Brittain, I’m going to give you last word today, because you’re experiencing this isolation with your dog differently than I am as a parent or Brad as a parent. What other things come to mind right now you think people should be either aware of, in terms of the idea of building empathy, or just some other things that you’ve learned in the last month do you want to make sure other people take advantage of?
Brittain Skinner 15:27
Sure, so I could not agree more with you about the seeing people face to face, you know, via screen, you know, as in this moment, or I had some friends who came over and I stood in my doorway and they stood a little ways apart and talked. I’ve had a socially distanced walk with the dog–those interactions are huge. And it reminds me that I’m still connected to a much bigger world and a much larger community. I have a group of friends that on Saturday, we just turn on Zoom and you can be working on crafts, you can be cleaning the house, whatever, just having that open and interacting with people as you go about and do things has been huge.
So I think takeaways would definitely be, you know, giving yourself a routine. I’m also journaling, just to sort of get my thoughts out and to have a record of this experience. But then connecting and just checking on everyone. I know my experience is entirely different than the people in my lives, who in my life who have partners and children. But we all need to just be checking in on each other. So every phone call starts with “How are you doing?” Even our, you know, our Unitonomy meetings, we all start with a little bit of banter and, you know, that’s just really great to have that few minutes of feeling part of a larger community. So all those little bits of interaction, the more that you can get those to sort of feed into your daily routine, the better it feels even though it’s a really strange time.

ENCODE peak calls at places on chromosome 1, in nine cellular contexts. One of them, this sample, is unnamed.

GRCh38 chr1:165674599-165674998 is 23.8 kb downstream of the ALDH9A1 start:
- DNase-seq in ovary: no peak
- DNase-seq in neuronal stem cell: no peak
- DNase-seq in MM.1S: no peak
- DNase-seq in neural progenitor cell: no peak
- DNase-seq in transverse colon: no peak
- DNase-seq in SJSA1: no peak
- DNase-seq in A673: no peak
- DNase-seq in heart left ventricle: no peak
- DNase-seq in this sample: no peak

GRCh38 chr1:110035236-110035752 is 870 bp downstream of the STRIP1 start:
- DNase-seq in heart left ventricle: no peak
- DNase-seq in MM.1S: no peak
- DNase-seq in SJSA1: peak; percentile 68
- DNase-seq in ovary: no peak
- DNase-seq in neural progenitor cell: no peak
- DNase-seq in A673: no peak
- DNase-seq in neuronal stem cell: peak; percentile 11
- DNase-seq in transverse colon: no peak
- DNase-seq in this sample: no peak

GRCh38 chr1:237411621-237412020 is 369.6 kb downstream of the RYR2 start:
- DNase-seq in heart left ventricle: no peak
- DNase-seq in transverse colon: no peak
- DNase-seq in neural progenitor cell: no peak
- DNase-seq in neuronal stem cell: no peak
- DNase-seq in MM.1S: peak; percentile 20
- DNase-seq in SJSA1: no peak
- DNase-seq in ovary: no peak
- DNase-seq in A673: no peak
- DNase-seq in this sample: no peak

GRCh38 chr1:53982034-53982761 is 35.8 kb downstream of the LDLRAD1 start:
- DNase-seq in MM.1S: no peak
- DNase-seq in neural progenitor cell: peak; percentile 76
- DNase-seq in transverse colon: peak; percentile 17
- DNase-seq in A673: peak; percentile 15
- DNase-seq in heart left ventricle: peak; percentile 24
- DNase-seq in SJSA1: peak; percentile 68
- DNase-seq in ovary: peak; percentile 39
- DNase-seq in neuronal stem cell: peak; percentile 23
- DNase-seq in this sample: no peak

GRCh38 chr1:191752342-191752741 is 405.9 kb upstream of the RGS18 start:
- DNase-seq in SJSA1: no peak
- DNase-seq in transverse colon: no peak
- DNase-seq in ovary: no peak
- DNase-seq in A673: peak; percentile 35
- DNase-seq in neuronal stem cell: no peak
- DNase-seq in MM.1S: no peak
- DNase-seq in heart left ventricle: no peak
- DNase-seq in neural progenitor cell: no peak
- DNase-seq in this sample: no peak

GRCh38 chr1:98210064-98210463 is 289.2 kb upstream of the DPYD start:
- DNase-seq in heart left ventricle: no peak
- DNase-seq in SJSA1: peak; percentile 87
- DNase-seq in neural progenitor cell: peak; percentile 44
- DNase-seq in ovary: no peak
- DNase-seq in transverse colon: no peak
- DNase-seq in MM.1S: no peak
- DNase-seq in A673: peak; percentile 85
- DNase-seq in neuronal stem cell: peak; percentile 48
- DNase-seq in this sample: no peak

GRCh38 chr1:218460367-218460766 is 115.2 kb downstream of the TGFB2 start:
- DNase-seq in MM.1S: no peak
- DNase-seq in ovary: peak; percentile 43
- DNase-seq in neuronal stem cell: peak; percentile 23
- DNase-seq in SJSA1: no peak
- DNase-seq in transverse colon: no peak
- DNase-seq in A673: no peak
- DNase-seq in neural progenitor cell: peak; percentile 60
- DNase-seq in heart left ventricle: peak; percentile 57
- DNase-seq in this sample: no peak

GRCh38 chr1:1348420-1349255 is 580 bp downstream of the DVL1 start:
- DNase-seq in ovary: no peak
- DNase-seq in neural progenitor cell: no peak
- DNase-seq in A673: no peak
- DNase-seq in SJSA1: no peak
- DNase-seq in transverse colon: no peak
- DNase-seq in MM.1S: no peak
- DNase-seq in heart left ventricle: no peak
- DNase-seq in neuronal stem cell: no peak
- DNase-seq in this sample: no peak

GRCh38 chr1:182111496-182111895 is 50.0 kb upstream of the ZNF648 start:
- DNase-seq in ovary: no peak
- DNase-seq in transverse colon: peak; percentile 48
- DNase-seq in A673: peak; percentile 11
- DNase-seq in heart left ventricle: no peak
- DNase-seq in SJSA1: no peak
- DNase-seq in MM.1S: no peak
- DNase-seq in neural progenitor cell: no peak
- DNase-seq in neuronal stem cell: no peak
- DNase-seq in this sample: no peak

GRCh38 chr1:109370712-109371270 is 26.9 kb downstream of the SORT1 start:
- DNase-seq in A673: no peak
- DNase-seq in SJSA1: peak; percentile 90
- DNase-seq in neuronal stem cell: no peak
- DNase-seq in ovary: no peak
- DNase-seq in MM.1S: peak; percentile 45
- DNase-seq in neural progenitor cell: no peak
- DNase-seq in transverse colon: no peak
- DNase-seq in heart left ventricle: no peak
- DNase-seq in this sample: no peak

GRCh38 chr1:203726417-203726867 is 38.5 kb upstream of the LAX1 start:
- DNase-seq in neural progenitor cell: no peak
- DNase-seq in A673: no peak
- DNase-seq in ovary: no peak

We all need to just be checking in on each other…all those little bits of interaction, the more that you can get those to sort of feed into your daily routine, the better it feels, even though it’s a really strange time.Brittain Skinner, Unitonomy
Charley Miller 17:19
Well said really well said, well that’s gonna be today’s show. Thank you all for joining. Brad, thank you. Brittain, really appreciate you providing your perspective here. What’s your dog’s name?
Brittain Skinner 17:30
Her name is Yarra after the Yarra River in Australia.
Charley Miller 17:35
I bet you’re the only person with a Yarra dog locally. That’s just a guess.
Brittain Skinner 17:42
My Aussie friends are the only ones to pronounce her name right most of the time.
Charley Miller 17:48
All right, well thank you all so much. This is a good again a great, rich conversation and I hope we, a lot of people take advantage of some of the ideas here. So, again thanks for, thanks for. Thank you.